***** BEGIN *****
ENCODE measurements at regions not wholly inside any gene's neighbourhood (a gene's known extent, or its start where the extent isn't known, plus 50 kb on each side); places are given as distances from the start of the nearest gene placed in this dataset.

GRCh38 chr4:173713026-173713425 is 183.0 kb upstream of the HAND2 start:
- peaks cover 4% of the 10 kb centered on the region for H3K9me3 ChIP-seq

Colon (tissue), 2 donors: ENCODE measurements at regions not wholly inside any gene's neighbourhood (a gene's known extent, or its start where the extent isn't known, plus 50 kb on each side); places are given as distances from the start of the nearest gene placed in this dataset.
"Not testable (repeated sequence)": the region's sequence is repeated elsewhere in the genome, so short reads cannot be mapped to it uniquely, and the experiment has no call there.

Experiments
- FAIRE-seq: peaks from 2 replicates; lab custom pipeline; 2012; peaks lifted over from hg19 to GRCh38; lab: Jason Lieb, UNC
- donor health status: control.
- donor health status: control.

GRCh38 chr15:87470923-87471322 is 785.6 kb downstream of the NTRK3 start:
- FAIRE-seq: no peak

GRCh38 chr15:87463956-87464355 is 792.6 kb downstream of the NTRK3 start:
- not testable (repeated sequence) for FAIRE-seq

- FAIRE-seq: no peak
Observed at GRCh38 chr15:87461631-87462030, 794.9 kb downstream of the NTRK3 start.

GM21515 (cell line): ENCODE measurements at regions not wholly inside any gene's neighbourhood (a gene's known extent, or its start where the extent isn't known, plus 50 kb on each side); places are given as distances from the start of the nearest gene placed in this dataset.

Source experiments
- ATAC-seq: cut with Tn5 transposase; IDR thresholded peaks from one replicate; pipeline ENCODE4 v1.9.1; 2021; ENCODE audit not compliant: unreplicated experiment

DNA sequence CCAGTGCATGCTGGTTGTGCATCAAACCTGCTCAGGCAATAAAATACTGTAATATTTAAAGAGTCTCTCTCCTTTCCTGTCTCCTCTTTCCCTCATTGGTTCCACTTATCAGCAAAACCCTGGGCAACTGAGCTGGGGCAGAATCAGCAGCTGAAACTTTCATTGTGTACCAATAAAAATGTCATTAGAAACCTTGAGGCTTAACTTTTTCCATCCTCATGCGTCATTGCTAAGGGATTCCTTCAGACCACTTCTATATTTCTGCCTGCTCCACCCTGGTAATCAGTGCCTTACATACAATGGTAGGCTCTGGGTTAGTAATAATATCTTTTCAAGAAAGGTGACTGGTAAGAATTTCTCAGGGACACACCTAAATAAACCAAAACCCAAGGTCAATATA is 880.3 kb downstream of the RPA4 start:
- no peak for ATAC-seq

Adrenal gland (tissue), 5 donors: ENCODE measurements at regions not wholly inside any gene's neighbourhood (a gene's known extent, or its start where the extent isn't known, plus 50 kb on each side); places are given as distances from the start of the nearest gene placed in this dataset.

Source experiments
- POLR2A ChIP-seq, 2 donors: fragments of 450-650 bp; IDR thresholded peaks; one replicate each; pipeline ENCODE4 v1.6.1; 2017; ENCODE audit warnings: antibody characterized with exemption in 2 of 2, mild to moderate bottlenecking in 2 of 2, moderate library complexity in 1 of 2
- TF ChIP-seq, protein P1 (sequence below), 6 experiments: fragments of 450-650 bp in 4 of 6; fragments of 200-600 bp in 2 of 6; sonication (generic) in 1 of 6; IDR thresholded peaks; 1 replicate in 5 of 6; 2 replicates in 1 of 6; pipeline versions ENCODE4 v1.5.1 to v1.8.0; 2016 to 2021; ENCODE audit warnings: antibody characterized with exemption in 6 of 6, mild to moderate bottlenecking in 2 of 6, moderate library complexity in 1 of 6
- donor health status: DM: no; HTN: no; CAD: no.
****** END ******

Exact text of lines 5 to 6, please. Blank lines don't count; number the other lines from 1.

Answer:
"Not testable (repeated sequence)": the region's sequence is repeated elsewhere in the genome, so short reads cannot be mapped to it uniquely, and the experiment has no call there.

Experiments